A CNC or DRO-equipped mill can perform precision layout & drilling but often I do not want to setup
the mill for a few holes. These methods work well on a drill press & can be adapted for use on a mill.

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KEO 53519 Cobalt Steel Single-End Countersink Set, Uncoated (Bright) Finish, 82 Degree Point Angle, 5/16" - 1" Head Diameter

Drill America DEWCHAT Series High-Speed Steel Chatterless Countersink, 6 Flute, 3/16" Shank Diameter, 3/16" Size, 100 Degrees Angle (Pack of 1)

KEO 53512 Cobalt Steel Single-End Countersink, Uncoated (Bright) Finish, 82 Degree Point Angle, Round Shank, 5/16" Shank Diameter, 1/2" Body Diameter  





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How to Drill the Center of a Rod

These techniques also apply to end mills and/or any other type of parts. First, indicate the part with any
 edge finder, zero the DRO, lift the finder, compensate for the indicator radius (0.100" shown) & then zero
the DRO, again. Indicate the other part edges/axes, as needed. The spindle is turning at ~1000 RPM.

Edge Finder

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 Drilling a Rod

Measure the part with a micrometer or caliper. The example rod is 0.500" diameter so the center drill bit is moved
0.250" on the Y-axis. Center drill bits are stiff (low flex) & have a small tip allowing a good start on a curved surface.
A long jobber drill bit can deflect off center. In this example, a small starter hole is made using a #2 center drill bit.

The center drill bit is followed by the desired drill bit size. Shown is an 1/8" stub drill bit which
has lower flex than the standard length. The result is a perfectly centered hole on a round part.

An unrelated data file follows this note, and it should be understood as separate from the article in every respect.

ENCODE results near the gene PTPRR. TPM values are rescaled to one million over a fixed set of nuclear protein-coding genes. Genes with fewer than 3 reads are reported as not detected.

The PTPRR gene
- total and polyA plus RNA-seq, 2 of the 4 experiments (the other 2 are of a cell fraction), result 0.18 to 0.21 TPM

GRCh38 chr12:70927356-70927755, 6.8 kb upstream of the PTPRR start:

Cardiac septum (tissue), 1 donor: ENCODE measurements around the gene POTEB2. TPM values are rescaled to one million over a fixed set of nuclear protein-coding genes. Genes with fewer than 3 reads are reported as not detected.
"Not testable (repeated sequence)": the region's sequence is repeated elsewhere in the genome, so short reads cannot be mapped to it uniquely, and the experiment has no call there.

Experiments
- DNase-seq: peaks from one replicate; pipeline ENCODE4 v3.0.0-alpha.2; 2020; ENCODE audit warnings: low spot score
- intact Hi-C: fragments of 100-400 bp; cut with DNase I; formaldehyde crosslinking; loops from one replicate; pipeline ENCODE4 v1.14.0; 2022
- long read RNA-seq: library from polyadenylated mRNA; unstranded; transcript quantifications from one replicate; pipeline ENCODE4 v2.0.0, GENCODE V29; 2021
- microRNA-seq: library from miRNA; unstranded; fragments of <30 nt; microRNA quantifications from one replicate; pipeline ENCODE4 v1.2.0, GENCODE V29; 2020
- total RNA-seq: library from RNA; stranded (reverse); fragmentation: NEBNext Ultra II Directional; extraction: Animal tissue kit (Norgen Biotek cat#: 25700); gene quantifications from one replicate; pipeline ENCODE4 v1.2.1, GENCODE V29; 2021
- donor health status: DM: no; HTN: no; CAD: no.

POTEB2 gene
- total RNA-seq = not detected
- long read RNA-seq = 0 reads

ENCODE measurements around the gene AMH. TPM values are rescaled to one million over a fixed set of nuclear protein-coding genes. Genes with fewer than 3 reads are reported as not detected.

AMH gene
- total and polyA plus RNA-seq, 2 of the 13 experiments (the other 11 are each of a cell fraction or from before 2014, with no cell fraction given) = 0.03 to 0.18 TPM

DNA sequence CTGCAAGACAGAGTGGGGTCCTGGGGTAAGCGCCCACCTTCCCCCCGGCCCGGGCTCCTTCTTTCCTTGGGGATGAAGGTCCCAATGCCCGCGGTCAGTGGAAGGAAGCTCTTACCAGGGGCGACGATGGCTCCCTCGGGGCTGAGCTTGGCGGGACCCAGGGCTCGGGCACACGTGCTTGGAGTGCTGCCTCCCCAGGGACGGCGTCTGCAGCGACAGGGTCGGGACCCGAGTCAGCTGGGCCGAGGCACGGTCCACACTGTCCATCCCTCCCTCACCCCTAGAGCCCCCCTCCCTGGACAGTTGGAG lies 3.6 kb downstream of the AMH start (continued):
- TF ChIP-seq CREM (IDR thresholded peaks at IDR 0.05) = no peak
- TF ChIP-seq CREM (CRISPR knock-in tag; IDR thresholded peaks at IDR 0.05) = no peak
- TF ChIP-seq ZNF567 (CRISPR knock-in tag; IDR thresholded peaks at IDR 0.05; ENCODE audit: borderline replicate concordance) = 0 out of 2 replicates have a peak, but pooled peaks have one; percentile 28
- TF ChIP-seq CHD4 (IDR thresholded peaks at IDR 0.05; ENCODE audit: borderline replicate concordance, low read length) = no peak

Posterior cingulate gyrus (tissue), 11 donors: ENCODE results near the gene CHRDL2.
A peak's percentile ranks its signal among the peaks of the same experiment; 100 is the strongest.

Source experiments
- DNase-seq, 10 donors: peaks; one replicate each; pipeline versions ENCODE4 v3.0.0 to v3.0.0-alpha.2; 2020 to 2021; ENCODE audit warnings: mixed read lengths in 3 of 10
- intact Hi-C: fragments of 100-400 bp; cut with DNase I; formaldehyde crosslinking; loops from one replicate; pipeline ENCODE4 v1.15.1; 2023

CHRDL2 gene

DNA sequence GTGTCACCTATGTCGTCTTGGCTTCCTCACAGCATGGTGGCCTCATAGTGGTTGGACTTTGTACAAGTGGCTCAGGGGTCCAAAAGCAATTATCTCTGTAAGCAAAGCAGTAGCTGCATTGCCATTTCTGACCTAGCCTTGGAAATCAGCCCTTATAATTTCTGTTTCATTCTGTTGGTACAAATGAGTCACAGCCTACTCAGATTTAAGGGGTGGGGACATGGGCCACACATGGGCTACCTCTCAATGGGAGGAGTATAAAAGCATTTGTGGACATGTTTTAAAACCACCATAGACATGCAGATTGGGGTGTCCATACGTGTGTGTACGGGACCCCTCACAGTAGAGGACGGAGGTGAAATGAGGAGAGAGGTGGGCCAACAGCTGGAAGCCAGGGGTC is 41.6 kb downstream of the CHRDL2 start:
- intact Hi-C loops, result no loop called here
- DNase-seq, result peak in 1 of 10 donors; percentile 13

Note, the DRO has a centerline finder FUNCTION 1, built-in. Edge detect one side, zero the
corresponding DRO axis, edge detect the other side, then press FUNC 1 followed by the same
DRO axis. When the displayed value is
set to
zero, the cutter is centered on the part for that axis.

Dowel-centering tool. Gauges & DROs are far more accurate.
Be sure to use a
center drill, first.

General Deburring Tools

Deburring tools (Israel).
The red-handled tool reaches into holes to deburr hard-to-reach (inside) holes.

Deburring a hard to access, inside hole.

Triangular-edged Scrape-Burr tools (Israel).

Machinists' scrapers top to bottom: half-round, triangular, & square-tipped shapes (India).

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A pin vise (USA), that stores needle files in the handle, for general deburring of machined parts.

Various types (aluminum oxide, silicon carbide, India, Arkansas), grits (coarse, medium, fine), &
shapes (square, round, triangular) of stones used for deburring, polishing, lapping, honing, etc.

Fine files (regular & diamond) of various shapes & grits for deburring.

It is important to have good handles on files especially when they are being used
on a part turning in a lathe as it could catch & push it through one's hand or worse.

A steel file card used to remove stuck metal chips from the cutting edges.

(1) Point, (2) Cutting Edges, (3) Heel, (4) Tang, (5) File Length.
CAUTION: Always use a handle when filing on a turning lathe part.
If it catches, it can jam the tang into or through your hand. Wear eye protection.
Also see the Hand Tools Section.

Edge Deburring

Milling operations can  leave very sharp, burred edges & corners.

These edges are quite sharp as are the corners.

Corner Deburring

The edges have been deburred using a fine file at a 45 deg angle with respect to the two
 sides but the corners are still sharp. Use a stone if finely finished edges are so desired.

The corners have now been lightly filed at a 45 deg angle with respect to all three sides.
A part is not completed until all sharp edges, including holes & corners, have been properly deburred.

Scribing, Center Punching, Drilling, Deburring a Hole, How to Drill the Center of a Rod,
 Edge Finder, Drilling a Rod, General Deburring Tools, Edge Deburring, Corner Deburring